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Alcohol regulations show that bipartisanship can cost the public


Listening to the national political conversation, you might think that the division between Republicans and Democrats is behind all policy disputes. And while, certainly, politicians in different parties want different things, too often, Republicans and Democrats agree to policies that enrich a few people at the public’s expense. 

Consider state alcohol regulation. There can be public benefits when the government regulates a dangerous product. Drunk drivers can kill people, and we rightly prohibit drunk driving and punish the offenders. But other pieces of alcohol policy offer few benefits to the public. States do things such as grant exclusive regional monopolies to wholesalers and distributors. The Brewer’s Association says that 43 states do this for beer. This does nothing to protect public health, but it does a lot to give wholesalers and distributors monopoly profits.

There is a public rationale to this, but it is weak. Back when it was first enacted after Prohibition, some lawmakers were afraid that alcohol manufacturing, distribution and retailing would become a monopoly, so they mandated that these functions be performed separately. Then they foolishly required that all businesses be licensed, and they limited the number of licenses to a few businesses to serve as middlemen, creating the regional monopolies that exist today.

This continues to exist for public and political reasons. The policy is tolerable to a public that is generally sympathetic to the idea that alcohol should cost more. It’s a struggle to show them that the additional costs benefit the monopolists and not the public. 

Another reason is the simple problem of concentrated benefits and diffused costs. Alcohol monopolists gain a lot from current policy, while the costs are spread over the population. They can defend their advantages while few of the people paying for them have a strong reason to fight back. 

Both Republicans and Democrats are friends of the status quo, even when it increases costs and delivers cash to the people with legal monopolies. There is a lot of “go along to get along,” and the monopolists are a regular source of campaign funds for both Republicans and Democrats.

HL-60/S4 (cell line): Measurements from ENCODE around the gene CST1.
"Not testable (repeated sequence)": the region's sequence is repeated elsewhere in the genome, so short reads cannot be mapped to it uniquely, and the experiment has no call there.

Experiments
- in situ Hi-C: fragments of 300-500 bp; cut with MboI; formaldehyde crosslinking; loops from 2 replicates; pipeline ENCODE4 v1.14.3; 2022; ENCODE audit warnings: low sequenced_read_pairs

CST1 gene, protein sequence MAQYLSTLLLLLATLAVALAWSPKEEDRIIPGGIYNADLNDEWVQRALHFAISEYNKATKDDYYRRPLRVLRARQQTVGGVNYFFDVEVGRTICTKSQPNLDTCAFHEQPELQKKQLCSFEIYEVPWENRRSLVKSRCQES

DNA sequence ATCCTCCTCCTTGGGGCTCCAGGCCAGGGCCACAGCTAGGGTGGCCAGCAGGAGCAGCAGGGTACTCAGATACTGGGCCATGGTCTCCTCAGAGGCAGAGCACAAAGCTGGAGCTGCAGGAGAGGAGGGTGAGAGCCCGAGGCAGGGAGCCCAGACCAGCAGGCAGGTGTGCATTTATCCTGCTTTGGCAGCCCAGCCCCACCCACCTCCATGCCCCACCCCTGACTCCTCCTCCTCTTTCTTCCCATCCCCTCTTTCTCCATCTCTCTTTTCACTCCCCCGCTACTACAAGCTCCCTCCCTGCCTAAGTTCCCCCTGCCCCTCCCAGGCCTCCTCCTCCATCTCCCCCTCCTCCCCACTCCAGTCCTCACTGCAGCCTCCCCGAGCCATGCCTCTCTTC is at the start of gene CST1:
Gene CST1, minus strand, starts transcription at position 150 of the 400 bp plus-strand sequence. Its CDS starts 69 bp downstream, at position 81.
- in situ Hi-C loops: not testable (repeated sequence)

Current lawmakers also don’t feel much moral pressure to change things. It wasn’t their decision to set up the monopolies. These policies go back to re-legalization of alcohol after the end of Prohibition. Lawmakers are encouraged to let it be: There’s no major problem here that needs to be solved; pay no attention to the cash the monopolists reap. 

It is a bipartisan affair, but it is also against the public interest. It would be better to increase taxes on alcohol than to create monopolies, if it is in the public’s interest to raise the price of alcohol. There are plenty of businesses that provide wholesaling and distribution services, and they likely can do a better job without state-sanctioned monopolies. 

In other words, public policy should generate benefits to the public. It is unfortunate when it gets captured by private interests who use public policy to get private benefits at the public’s expense.

Such things used to be unconstitutional. In late 19th century America, voters made sure their state constitutions prohibited laws aimed at benefiting private interests, and courts followed up with the public benefits principle. Simply stated, it’s the idea that public policy has to benefit the public rather than private interests. As Michigan Supreme Court Chief Justice Thomas Cooley put it in his decision on the subject, “The State can have no favorites. Its business is to protect the industry of all, and to give all the benefit of equal laws.” These liquor laws that protect and enrich select businesses are a clear example of favoritism.

Lawmakers ought to be held to a higher standard. Public policy is being abused to deliver private benefits at the public’s expense. This ought to offend people, regardless of political party. Partisan bickering shouldn’t blind people to the fact that public policy is engaged in unhelpful favoritism. 

If this area receives enough attention, then maybe lawmakers will end the monopolies that harm the public.

James M. Hohman is the director of fiscal policy at the Mackinac Center for Public Policy, a research and educational institute in Midland, Mich. Follow him on Twitter @JamesHohman.

Tags Alcohol law Market structure Monopoly Prohibition

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